Even then, though, while making musical pilgrimages, Sainte-Marie says that back home she was a “a social nothing” in her high school, and treated as odd for being into this new music. Academia, in fact, was her calling until a guidance counsellor at the University of Massachusetts informed her she wouldn’t be graduating on time because of one missing credit she had previously been told she didn’t need. At the university – where blues great Taj Mahal was a classmate and remains a close friend – she’d played music in her dorm and at off-campus coffee houses.

“Although I had straight A's and was one of the 10 most outstanding students in my graduating class, they wouldn’t let me graduate,” she says, still marvelling at the fateful stupidity of it all.

“I had never considered becoming a professional musician. I thought I was going to take my oriental philosophy degree and go to India and become a saint,” she laughs. The actual plan was to attend an arts-focused university in Santiniketan, India. “I couldn’t graduate and that’s how I got into show business. I just had nothing to do, so I went to Greenwich Village to try my luck and I was lucky. It was just the right time – it was okay for somebody like me to be there. It was a little too early for songwriters but I had some fake folk songs.”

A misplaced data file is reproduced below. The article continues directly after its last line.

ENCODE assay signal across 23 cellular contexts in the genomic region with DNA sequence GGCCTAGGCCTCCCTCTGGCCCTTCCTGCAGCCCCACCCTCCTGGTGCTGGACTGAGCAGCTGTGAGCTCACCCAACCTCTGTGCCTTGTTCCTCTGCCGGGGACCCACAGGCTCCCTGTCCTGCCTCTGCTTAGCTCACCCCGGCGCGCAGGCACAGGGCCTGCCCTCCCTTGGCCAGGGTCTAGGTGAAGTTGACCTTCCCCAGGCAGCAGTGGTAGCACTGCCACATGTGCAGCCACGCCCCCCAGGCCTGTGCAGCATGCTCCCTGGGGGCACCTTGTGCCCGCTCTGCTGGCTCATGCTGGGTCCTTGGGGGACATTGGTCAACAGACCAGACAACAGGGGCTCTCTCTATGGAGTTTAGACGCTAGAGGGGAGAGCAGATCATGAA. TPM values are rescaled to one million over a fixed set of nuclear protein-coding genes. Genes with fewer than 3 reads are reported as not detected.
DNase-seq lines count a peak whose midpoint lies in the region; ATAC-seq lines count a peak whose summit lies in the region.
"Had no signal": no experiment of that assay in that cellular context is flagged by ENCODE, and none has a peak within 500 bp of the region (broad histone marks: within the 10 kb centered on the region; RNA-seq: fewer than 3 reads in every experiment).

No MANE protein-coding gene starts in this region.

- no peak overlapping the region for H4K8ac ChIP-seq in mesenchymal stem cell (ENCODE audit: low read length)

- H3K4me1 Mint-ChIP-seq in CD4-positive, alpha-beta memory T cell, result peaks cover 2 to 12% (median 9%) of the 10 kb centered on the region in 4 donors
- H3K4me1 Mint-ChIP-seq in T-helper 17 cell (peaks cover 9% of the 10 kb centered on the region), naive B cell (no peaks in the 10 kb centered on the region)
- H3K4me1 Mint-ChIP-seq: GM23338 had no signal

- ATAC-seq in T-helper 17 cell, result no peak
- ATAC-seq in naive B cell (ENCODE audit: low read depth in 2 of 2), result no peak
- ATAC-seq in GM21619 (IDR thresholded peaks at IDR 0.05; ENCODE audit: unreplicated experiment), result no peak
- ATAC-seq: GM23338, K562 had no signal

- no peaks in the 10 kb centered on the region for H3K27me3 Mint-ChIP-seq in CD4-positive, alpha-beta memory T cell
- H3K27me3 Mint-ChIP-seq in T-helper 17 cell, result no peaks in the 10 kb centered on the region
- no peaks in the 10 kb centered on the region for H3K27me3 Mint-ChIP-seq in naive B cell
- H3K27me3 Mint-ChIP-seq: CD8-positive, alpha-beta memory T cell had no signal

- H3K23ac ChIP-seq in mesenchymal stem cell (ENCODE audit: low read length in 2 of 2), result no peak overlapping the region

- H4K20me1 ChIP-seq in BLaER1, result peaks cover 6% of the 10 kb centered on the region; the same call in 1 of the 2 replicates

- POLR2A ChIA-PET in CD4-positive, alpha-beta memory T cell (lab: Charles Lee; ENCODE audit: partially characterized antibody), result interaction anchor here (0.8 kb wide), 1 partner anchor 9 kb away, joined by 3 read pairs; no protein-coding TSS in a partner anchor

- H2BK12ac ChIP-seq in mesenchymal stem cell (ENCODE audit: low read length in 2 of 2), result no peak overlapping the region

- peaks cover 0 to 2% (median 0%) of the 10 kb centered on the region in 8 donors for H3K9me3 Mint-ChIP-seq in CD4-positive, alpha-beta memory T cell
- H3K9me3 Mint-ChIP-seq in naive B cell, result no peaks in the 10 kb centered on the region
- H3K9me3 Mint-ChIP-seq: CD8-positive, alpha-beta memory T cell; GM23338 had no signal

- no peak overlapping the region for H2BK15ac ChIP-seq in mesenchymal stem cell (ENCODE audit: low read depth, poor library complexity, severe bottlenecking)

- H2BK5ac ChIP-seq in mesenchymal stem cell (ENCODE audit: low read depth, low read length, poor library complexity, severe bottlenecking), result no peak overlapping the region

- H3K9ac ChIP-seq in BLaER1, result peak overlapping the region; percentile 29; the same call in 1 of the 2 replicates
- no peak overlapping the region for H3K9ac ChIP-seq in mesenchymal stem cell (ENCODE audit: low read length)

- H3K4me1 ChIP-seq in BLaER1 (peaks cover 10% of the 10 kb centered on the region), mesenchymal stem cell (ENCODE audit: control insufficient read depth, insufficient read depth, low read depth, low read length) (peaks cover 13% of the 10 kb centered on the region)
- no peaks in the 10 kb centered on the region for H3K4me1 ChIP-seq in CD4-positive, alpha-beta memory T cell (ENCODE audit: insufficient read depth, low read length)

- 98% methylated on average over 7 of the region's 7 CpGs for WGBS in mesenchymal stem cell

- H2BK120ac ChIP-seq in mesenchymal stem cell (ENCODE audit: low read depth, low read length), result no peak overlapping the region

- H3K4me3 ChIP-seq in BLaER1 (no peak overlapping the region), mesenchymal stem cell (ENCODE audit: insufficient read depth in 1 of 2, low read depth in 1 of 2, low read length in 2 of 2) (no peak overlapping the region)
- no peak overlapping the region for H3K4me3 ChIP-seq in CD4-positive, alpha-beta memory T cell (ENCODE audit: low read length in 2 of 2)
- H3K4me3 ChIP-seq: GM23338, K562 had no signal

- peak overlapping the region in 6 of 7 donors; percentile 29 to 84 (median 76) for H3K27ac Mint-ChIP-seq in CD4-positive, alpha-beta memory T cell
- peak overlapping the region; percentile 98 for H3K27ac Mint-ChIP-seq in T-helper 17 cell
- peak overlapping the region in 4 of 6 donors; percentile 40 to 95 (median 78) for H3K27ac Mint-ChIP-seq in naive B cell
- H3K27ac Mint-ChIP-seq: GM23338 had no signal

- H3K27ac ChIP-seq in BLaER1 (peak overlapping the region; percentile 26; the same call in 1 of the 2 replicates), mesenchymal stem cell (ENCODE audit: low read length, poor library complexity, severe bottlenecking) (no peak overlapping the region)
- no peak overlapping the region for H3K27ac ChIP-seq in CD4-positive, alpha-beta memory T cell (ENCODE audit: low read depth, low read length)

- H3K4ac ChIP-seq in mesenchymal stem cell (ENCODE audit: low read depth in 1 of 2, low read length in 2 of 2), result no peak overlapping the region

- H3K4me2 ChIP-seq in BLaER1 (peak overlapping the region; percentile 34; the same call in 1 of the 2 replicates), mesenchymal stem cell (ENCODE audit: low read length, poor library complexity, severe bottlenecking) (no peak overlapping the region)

But while New York’s ‘60s folk scene, which drew international attention because of Bob Dylan and the like, is still widely viewed as an almost mythic haven of liberalism, Sainte-Marie says the “folkies” were far from open.

“They were all about Woody Guthrie, right? You know, ‘This land is your land, this land used to be my land…’ So, there were certain attitudes, even in folk music, that were not exactly enlightened. Everybody would show up for, like, Black Lives Matter because you got your picture in the magazine, and it was a big photo op. But any of those people show up for Indigenous stuff? No. But you know who did show up? Dick Gregory. Stevie Wonder. Mohammed Ali. There were some people who were hearing me and my message and got to know a little bit about Indigenous stuff beginning with me, because I had the entrée that none of my peers on the rez would have for a long time.”